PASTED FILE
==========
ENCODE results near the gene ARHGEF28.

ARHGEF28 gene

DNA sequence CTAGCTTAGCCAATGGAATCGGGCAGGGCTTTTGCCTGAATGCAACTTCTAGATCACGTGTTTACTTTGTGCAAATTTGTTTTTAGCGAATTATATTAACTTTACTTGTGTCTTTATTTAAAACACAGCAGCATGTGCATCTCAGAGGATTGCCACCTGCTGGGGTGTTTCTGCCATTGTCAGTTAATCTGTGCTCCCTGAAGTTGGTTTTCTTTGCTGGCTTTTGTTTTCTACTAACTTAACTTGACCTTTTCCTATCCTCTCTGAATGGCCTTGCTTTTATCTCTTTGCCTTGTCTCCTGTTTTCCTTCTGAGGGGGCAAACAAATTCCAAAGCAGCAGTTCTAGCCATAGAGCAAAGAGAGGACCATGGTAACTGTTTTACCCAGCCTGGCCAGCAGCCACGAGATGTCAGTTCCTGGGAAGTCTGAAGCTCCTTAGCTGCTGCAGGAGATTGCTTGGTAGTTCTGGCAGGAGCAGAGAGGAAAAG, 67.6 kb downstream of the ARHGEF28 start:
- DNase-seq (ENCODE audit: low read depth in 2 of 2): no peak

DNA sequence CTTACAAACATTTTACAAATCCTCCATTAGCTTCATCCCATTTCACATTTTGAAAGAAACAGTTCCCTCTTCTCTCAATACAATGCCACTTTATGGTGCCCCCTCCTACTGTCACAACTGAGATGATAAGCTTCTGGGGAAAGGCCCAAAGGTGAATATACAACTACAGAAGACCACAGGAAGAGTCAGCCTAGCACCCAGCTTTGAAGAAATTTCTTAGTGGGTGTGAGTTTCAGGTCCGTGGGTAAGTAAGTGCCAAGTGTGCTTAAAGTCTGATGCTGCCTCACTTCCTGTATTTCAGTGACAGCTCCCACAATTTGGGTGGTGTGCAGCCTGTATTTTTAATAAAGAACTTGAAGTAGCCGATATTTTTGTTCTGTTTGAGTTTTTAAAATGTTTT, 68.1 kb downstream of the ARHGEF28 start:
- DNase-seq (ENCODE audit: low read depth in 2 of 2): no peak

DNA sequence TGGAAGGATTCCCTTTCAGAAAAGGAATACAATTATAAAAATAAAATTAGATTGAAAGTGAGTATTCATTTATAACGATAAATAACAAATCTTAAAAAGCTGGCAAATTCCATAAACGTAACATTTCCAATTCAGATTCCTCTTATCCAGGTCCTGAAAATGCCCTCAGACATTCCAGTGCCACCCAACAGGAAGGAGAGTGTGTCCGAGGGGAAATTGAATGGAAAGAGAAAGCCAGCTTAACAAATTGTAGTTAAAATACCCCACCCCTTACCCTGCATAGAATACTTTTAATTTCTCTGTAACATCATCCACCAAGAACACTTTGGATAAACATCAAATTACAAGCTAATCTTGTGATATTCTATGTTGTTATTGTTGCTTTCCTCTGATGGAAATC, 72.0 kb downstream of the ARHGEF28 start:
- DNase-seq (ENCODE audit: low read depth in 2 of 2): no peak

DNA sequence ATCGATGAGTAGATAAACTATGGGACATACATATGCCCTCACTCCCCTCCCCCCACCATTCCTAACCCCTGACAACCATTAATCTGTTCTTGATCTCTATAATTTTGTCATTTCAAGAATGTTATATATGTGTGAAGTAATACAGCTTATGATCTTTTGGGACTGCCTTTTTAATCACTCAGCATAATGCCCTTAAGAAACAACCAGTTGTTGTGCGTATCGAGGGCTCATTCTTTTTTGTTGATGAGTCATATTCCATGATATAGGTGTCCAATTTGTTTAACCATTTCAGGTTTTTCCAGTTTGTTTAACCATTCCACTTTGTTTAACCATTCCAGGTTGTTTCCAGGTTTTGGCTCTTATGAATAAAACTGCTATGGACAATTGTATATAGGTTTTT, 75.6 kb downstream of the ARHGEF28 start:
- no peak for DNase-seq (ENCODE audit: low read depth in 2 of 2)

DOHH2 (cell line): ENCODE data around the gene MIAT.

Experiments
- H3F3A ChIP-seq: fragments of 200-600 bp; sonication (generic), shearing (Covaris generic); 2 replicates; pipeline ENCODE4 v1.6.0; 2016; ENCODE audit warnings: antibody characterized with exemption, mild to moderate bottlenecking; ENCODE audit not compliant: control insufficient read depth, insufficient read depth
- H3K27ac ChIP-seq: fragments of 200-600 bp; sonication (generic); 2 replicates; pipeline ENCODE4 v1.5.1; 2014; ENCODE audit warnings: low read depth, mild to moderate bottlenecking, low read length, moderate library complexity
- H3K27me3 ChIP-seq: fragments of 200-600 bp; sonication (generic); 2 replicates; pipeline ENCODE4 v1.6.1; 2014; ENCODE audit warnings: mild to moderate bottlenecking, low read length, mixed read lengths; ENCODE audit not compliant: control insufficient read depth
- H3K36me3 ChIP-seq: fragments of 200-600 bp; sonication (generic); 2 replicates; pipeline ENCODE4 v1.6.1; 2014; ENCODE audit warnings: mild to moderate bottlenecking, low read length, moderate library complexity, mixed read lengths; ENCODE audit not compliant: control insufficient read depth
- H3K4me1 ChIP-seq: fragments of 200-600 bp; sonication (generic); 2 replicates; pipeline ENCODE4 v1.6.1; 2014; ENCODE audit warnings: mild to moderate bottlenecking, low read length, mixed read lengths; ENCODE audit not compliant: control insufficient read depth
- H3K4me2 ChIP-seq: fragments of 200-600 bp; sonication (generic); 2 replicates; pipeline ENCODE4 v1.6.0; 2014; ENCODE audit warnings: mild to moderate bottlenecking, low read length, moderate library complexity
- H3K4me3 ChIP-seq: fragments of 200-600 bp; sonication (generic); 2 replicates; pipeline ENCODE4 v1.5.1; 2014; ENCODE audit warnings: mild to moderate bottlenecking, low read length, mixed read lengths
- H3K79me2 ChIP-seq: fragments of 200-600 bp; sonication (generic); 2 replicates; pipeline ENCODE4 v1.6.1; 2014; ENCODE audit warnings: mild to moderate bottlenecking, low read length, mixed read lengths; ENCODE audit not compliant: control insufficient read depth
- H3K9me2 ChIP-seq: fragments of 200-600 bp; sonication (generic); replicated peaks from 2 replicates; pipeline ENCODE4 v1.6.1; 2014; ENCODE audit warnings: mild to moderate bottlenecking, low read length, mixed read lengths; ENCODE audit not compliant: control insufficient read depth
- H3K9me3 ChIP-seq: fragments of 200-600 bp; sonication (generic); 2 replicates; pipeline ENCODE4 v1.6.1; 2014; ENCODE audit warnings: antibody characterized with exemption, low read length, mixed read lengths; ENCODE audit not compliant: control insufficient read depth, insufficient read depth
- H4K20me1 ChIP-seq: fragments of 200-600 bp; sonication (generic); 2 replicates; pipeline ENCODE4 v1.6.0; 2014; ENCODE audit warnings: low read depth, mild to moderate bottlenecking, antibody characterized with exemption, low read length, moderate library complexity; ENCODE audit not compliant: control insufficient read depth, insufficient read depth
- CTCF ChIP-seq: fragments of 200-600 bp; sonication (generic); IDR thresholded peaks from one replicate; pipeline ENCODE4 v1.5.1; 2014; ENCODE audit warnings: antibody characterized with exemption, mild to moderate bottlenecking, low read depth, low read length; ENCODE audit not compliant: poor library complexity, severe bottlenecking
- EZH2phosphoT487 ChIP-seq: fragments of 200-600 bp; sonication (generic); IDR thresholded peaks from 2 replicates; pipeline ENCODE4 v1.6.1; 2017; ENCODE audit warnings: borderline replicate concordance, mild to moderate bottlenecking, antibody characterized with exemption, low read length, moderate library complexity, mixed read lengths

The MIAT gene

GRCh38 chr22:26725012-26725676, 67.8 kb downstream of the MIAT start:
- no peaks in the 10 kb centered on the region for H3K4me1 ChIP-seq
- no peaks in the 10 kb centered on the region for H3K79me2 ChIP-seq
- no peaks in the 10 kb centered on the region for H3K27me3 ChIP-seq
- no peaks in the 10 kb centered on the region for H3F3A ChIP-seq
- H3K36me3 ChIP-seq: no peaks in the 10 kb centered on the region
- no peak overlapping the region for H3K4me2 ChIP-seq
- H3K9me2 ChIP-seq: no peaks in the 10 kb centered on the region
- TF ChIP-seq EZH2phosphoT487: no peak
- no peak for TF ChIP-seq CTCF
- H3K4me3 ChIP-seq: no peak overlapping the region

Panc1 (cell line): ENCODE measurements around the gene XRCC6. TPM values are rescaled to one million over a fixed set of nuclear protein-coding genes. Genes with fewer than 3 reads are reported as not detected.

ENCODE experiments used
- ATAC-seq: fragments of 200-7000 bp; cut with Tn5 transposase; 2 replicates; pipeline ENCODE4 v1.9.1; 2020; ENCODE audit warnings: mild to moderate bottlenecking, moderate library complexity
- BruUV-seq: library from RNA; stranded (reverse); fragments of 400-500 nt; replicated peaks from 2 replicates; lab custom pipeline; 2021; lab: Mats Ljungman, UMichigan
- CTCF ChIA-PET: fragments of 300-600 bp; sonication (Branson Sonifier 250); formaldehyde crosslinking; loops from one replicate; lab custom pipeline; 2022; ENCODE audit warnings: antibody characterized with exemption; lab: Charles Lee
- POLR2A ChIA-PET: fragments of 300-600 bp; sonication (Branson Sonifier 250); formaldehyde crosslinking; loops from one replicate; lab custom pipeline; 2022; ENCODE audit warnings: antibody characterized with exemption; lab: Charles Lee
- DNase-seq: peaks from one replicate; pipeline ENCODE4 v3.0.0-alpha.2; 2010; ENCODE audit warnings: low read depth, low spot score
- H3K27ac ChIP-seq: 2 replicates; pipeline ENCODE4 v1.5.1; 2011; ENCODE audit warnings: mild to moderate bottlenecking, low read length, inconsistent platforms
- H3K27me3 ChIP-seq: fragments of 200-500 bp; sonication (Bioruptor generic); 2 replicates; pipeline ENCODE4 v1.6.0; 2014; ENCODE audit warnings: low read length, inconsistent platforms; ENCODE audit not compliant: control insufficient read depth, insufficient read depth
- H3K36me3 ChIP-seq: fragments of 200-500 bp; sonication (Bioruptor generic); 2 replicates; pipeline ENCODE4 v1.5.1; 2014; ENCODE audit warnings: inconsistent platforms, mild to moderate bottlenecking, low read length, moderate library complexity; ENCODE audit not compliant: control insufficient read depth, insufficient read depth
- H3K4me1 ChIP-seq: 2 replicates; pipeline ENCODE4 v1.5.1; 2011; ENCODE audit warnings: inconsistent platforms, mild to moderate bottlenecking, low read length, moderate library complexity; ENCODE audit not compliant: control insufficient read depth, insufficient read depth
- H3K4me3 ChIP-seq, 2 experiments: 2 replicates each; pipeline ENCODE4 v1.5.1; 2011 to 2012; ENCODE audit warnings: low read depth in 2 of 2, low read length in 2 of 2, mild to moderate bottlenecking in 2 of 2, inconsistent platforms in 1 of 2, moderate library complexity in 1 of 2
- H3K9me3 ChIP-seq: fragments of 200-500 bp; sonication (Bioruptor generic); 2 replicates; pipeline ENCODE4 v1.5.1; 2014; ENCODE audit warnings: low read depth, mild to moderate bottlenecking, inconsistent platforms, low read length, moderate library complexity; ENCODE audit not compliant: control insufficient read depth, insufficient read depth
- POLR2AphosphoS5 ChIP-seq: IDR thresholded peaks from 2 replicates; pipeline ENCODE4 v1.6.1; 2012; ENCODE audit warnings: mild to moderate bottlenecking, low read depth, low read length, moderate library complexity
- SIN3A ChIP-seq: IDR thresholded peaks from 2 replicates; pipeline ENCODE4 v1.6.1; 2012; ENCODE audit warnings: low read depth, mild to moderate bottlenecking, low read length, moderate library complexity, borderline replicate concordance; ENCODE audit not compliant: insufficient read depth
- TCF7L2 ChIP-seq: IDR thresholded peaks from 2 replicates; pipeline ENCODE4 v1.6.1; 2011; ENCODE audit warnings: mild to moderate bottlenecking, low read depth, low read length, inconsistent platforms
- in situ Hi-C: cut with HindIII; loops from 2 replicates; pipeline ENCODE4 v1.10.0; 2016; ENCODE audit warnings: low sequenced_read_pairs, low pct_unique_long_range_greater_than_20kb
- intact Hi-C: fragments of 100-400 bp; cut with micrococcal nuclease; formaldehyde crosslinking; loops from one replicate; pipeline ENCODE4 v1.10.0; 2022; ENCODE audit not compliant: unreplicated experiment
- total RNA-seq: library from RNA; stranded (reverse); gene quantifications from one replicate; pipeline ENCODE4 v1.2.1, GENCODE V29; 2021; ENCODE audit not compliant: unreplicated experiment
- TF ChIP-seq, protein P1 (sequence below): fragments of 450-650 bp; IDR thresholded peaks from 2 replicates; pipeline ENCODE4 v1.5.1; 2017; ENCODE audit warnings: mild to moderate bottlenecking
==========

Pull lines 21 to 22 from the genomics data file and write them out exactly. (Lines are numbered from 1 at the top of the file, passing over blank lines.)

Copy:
- H3K9me2 ChIP-seq: fragments of 200-600 bp; sonication (generic); replicated peaks from 2 replicates; pipeline ENCODE4 v1.6.1; 2014; ENCODE audit warnings: mild to moderate bottlenecking, low read length, mixed read lengths; ENCODE audit not compliant: control insufficient read depth
- H3K9me3 ChIP-seq: fragments of 200-600 bp; sonication (generic); 2 replicates; pipeline ENCODE4 v1.6.1; 2014; ENCODE audit warnings: antibody characterized with exemption, low read length, mixed read lengths; ENCODE audit not compliant: control insufficient read depth, insufficient read depth